David Mitchell is one of my favorite authors. I have read all of his previous 7 novels and I looked forward to Utopia Avenue. For me it did not disappoint. Of course I am biased being a David Mitchell fan. Utopia Avenue is the name of the 1967-68 fictional English Band that is the subject of Mitchell's 8th novel. The book covers the rise of the band until its ultimate end. Mitchell captures the feel of that time frame. He gets into the head of each of the 3 main singer songwriter members and gives us a full description of the creative process. He includes using real life people from that time such as David Bowie, Jimi Hendrix etc. Some people had a problem with this but I thought it was a great touch. For anyone who came of age musically during this time, this book is a must read. As always Mitchell makes reference to characters from his previous novels. For most part this is a straight novel but Mitchell does introduce the super natural element with Jasper the lead guitarist. This was a bit of a distraction but was not a major part of the book. For those who have never read Mitchell I suggest reading one of his other novels first before tackling Utopia Avenue. For those of you who have never read David Mitchell, please try him out. He is a creative genius who just writes great prose and has a wonderful imagination. ( )
  nivramkoorb | Dec 17, 2020 |
This review was written for LibraryThing Early Reviewers.
This book surpassed my hopes for it--the purported topic of a 1960s band interested me very little, yet I was sucked into the by Mitchell's writing (as usual). Utopia Avenue isn't straightforward storytelling, but it's also not unique enough to stand up against some of his better novels. I really, really could have done without the description of an acid trip--in San Francisco! That's just not interesting. (Also not interesting/disappointing: the framing device that pops up at the end--so I guess that's actually a single-bookend device.) ( )
  hairball | Dec 7, 2020 |
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Dean hurries past the Phoenix Theatre, dodges a blind man in dark glasses, steps onto Charing Cross Road to overtake a slow-moving woman and pram, leaps a grimy puddle and swerves into Denmark Street where he skids on a sheet of black ice.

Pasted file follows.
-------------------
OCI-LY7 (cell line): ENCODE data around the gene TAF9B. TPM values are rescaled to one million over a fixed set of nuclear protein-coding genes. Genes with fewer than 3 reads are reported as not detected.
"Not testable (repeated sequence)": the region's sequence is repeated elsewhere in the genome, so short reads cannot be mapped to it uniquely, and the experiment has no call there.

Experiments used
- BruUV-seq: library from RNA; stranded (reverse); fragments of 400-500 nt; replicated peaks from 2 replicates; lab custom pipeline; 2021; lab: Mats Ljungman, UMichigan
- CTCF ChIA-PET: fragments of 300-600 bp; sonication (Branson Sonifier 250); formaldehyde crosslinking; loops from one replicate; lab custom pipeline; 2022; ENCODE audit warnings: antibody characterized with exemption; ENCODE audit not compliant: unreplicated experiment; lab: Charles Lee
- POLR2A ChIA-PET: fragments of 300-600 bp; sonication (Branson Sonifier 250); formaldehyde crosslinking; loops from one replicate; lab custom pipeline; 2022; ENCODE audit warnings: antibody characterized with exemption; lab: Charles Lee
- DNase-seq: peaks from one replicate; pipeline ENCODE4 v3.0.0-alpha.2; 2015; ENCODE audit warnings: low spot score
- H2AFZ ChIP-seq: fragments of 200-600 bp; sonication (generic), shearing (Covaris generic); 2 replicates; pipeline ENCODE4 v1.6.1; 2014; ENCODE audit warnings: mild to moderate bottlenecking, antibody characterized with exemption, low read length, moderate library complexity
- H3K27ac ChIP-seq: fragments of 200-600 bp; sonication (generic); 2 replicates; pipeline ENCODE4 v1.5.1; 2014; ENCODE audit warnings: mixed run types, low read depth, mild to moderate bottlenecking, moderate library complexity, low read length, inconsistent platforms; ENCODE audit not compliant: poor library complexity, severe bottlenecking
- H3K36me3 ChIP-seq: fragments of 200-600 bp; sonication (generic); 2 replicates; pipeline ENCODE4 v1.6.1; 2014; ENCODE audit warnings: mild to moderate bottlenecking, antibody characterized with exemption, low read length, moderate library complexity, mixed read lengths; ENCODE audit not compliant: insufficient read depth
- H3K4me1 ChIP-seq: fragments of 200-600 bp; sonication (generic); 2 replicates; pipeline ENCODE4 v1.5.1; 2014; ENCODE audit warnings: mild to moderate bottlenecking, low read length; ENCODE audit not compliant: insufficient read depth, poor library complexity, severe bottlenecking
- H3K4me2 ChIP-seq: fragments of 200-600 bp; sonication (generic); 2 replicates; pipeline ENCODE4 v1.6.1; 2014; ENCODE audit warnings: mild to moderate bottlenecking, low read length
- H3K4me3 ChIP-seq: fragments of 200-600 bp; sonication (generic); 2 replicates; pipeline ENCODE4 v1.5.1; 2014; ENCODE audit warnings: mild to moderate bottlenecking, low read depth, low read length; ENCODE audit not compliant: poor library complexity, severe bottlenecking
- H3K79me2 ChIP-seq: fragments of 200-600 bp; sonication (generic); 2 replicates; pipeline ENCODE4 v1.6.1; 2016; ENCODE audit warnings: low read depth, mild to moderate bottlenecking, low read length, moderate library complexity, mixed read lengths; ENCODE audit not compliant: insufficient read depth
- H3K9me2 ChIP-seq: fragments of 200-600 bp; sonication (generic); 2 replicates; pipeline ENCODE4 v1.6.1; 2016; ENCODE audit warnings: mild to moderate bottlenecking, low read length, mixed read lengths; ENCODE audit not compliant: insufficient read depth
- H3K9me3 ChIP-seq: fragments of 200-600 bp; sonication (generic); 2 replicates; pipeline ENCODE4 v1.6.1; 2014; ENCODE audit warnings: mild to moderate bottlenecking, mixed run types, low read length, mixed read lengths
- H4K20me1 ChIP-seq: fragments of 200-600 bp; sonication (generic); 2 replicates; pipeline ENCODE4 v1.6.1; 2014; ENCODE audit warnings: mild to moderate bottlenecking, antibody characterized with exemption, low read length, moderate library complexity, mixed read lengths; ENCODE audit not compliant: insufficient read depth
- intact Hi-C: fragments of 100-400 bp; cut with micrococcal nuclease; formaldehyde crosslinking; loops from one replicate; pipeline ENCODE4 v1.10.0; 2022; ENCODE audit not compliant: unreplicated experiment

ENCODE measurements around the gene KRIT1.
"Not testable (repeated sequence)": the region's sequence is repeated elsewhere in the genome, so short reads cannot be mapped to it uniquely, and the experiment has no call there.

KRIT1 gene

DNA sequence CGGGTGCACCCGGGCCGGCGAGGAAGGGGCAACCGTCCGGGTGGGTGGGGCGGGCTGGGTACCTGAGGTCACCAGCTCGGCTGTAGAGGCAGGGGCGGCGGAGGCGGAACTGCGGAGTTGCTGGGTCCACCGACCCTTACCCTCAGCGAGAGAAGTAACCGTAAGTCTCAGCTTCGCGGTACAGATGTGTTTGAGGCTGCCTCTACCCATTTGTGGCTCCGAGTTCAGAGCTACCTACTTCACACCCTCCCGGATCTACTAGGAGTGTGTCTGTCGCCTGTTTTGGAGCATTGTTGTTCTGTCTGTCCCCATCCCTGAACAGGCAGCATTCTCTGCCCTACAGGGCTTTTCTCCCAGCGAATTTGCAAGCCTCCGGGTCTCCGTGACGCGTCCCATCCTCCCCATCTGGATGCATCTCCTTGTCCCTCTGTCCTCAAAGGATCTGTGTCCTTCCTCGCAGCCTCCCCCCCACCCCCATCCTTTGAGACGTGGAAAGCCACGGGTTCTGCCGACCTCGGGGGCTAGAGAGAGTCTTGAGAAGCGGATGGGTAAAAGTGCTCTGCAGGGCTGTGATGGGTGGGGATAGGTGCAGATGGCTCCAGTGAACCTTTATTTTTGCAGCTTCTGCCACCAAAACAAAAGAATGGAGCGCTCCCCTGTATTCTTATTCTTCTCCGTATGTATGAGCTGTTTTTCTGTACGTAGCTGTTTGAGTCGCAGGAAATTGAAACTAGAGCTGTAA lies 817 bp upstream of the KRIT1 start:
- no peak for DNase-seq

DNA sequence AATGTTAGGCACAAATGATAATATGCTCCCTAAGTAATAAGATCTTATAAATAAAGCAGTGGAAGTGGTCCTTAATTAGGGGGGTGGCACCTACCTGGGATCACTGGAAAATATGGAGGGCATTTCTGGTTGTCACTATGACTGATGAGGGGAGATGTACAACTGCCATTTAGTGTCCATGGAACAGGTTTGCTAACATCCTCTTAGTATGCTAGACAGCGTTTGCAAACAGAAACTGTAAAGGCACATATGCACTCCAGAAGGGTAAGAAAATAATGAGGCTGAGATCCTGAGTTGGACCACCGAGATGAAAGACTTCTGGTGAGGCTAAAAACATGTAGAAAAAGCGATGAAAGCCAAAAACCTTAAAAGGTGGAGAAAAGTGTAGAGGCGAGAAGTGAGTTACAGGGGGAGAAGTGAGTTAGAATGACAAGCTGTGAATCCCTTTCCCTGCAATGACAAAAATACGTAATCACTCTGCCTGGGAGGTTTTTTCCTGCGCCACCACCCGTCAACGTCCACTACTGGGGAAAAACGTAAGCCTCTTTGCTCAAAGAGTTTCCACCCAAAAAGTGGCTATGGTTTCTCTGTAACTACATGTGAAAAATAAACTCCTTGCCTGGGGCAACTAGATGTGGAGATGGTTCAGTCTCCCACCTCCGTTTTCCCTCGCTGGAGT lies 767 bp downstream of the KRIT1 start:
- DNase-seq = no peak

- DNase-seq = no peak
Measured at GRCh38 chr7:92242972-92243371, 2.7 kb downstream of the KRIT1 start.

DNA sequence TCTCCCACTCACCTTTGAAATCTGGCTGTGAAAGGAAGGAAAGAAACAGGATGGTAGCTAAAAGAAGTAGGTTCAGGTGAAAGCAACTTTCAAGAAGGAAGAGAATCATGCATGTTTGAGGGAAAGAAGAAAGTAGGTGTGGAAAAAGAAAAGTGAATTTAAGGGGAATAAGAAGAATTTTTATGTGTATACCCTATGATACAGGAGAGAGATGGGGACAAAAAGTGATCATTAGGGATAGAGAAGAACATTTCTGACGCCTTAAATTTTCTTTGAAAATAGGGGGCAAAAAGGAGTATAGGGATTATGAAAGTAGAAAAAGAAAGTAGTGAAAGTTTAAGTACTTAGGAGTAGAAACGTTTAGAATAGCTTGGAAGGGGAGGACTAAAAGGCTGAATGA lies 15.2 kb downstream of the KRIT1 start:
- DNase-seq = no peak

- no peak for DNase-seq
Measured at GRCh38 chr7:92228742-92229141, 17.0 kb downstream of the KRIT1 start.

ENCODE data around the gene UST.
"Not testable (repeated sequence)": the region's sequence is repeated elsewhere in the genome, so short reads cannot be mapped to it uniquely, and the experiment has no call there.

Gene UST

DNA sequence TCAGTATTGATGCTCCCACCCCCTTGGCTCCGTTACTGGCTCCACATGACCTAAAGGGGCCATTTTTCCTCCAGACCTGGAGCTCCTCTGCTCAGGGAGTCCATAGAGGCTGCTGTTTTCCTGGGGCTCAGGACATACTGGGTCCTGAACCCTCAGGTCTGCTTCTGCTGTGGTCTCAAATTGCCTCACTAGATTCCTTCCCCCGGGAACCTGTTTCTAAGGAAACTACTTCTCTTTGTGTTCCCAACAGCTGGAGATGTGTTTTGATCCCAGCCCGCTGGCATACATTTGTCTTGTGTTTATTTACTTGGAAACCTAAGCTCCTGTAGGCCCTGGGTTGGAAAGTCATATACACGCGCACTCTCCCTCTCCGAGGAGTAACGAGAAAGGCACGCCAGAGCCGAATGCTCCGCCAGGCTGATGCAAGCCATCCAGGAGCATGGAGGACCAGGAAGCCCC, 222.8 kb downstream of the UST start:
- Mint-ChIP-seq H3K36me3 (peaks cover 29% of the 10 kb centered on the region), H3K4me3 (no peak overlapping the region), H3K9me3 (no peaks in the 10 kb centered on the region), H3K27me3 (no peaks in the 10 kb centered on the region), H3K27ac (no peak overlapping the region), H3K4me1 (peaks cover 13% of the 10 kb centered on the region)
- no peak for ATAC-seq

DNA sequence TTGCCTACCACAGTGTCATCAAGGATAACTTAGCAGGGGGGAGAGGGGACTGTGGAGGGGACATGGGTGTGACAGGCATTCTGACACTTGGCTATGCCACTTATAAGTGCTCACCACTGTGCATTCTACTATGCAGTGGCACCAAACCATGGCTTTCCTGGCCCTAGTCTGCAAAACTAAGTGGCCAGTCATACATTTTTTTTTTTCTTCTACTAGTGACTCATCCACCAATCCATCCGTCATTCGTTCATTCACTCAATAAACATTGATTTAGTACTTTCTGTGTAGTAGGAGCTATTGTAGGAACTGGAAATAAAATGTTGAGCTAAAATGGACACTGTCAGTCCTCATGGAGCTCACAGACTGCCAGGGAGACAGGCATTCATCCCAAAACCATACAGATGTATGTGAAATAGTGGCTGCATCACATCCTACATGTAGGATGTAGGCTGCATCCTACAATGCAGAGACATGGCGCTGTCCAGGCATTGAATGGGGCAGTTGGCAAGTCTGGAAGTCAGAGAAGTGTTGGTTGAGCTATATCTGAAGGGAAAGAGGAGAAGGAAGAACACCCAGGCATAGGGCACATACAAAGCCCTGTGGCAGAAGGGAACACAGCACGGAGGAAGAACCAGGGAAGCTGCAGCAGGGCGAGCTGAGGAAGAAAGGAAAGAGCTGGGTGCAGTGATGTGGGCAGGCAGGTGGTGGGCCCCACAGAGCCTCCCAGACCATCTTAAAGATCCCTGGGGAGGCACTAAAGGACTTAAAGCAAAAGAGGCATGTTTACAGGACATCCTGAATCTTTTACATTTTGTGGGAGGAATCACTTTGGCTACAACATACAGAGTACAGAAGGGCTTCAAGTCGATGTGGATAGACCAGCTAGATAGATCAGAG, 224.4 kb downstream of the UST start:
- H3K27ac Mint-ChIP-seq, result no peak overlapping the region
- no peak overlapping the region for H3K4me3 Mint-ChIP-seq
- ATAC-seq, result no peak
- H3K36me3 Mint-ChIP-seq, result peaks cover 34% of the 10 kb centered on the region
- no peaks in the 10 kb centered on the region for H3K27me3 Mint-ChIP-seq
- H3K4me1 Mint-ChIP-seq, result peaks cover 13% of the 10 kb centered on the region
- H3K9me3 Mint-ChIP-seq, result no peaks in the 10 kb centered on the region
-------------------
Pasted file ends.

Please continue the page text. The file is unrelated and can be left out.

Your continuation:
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"Soho, London, 1967. Folk-rock-psychedelic quartet Utopia Avenue is formed. Guitarist Jasper de Zoet, a shy, half-Dutch public-school musical prodigy, was hearing voices long before he dropped acid. Keyboardist Elf Holloway must defy the prejudices of her bank manager father, her housewife mother, and her age to forge her own career. Bassist Dean Moss cannot, will not, spend his life on the factory floor like everyone else in Gravesend. Band manager Levon Frankland--gay, Jewish, and Canadian--is not unduly burdened by conscience. The drummer is a drummer. Over two years and two albums, Utopia Avenue navigates the dark end of the Sixties: its parties, drugs and egos, political change and personal tragedy; and the trials of life as a working band in London, the provinces, European capitals and, finally, the promised land of America. What is art? What is fame? What is music? How can the whole be more than the sum of its parts? Can idealism change the world? How does your youth shape your life? This is the story of Utopia Avenue. Not everyone lives to the end"--

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amazon ca :The long-awaited new novel from the bestselling, prize-winning author of Cloud Atlas and The Bone Clocks.

Utopia Avenue is the strangest British band you’ve never heard of. Emerging from London’s psychedelic scene in 1967, and fronted by folk singer Elf Holloway, blues bassist Dean Moss and guitar virtuoso Jasper de Zoet, Utopia Avenue embarked on a meteoric journey from the seedy clubs of Soho, a TV debut on Top of the Pops, the cusp of chart success, glory in Amsterdam, prison in Rome, and a fateful American sojourn in the Chelsea Hotel, Laurel Canyon, and San Francisco during the autumn of ’68.

David Mitchell’s kaleidoscopic novel tells the unexpurgated story of Utopia Avenue’s turbulent life and times; of fame’s Faustian pact and stardom’s wobbly ladder; of the families we choose and the ones we don’t; of voices in the head, and the truths and lies they whisper; of music, madness, and idealism. Can we really change the world, or does the world change us?